Cornwall Chronicle, 5 September 1849
Cornwall Chronicle, 1 December 1849
Launceston Examiner, 13 April 1850
Cornwall Chronicle, 8 May 1850
“It was made by the latter a place of gambling, and of every irregularity.”
Cross Keys. — An advertisement intimates, that this house has passed into the hands of Mr. H. Mills, and as the public are interested in the respectable conduct of such places. We advert with approval to the observation of Mr. Robertson in assenting to the transfer. Mr. Mills’ character is a guarantee for the respectability of the house be will keep ; and it will be observed that he continues to carry on the timber trade.
Cornwall Chronicle, 8 May 1850
Cornwall Chronicle, 11 May 1850
Cornwall Chronicle, 22 March 1851
LICENSING MEETING.–The quarterly meeting of justices for the granting of transfers was held on Monday. The only business transacted was the transferring of the license for the “Cross Keys” from Henry Mills to Abel Blades.
Launceston Examiner, 4 February 1852
INFORMATION CASE.–Brown v Blades.— Abel Blades, was brought up by information, charged by D C. Brown, with having on the 20th June last, between six and seven o’clock in the evening of Sunday, delayed admission to D. C. J, Leary, who continued to knock for admission nearly thirty minutes : only one person was found in the house. This was construed into a violation of the Act, which makes, and provides, that such an offence shall be subject to a fine, not more than £50, and not less than £5. Mr. Blades pleaded guilty on behalf of his wife, he being at the time of the occurrence at the gold diggings. The bench, Messrs. Gunn and Evans, took the most favourable view of the case, and imposed a fins of £5 and costs.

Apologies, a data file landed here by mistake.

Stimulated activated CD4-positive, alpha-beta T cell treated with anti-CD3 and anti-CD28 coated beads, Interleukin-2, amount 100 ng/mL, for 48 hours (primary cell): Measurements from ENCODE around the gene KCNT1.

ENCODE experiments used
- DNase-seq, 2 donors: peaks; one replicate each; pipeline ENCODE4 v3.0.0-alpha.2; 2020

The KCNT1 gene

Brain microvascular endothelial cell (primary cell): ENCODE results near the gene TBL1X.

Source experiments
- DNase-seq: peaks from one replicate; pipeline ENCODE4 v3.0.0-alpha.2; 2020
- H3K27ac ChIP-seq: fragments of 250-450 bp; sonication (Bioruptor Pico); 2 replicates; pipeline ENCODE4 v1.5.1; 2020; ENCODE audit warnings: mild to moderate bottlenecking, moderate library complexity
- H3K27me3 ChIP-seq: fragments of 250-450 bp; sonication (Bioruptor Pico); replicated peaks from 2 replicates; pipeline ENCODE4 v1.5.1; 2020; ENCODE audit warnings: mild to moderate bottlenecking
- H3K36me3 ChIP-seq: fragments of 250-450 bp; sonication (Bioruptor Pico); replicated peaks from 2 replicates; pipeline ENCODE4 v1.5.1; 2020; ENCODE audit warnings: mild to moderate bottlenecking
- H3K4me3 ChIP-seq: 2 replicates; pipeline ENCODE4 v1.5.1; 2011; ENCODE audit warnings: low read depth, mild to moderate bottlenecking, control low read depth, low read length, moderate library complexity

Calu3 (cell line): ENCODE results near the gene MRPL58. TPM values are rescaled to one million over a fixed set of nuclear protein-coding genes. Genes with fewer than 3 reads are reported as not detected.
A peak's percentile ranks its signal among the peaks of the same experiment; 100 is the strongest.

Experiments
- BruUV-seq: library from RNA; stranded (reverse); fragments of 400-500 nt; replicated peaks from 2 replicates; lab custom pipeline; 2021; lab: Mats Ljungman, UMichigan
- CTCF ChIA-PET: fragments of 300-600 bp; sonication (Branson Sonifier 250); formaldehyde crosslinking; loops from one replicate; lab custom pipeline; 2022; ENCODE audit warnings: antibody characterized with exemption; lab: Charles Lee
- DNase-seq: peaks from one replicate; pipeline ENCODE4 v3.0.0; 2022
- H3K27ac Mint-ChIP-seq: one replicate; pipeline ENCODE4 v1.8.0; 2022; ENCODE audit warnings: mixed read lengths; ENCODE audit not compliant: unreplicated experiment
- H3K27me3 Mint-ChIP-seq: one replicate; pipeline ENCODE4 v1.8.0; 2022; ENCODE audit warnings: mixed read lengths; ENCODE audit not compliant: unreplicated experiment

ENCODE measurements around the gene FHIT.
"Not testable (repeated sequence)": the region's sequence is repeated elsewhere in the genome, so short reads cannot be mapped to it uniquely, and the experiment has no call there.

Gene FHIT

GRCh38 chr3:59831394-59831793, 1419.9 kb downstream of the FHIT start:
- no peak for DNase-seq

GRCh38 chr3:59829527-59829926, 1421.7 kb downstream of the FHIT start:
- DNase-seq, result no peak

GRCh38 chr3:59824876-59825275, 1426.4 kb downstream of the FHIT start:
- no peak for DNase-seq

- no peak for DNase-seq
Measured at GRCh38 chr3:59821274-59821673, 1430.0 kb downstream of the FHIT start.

Cornwall Chronicle, 17 July 1852
Launceston Examiner, 10 February 1853
Launceston Examiner, 5 July 1853
From “Quarterly Licensing Meeting”:
The Cross Keys, York-street, from James Lewis to John West. The Police Magistrate said he was glad a change was being made, and expressed the hope that there would be no reason to complain of the conduct of the new occupant.
Launceston Examiner, 6 May 1856
Cornwall Chronicle, 7 May 1856
(I wonder if the refurbishing was a condition of the new man taking over, or a requirement before the transfer was approved?)
Cornwall Chronicle, 17 May 1856
Mr. J. Lewis’s application for a transfer of the license to the Victoria Hotel, George-street, from Mrs. J. Feutrill was distinctly opposed by the Police Magistrate, on the ground that, when Mr. Lewis kept the Cross Keys, he had not conducted it properly, and. many complaints had been made respecting it.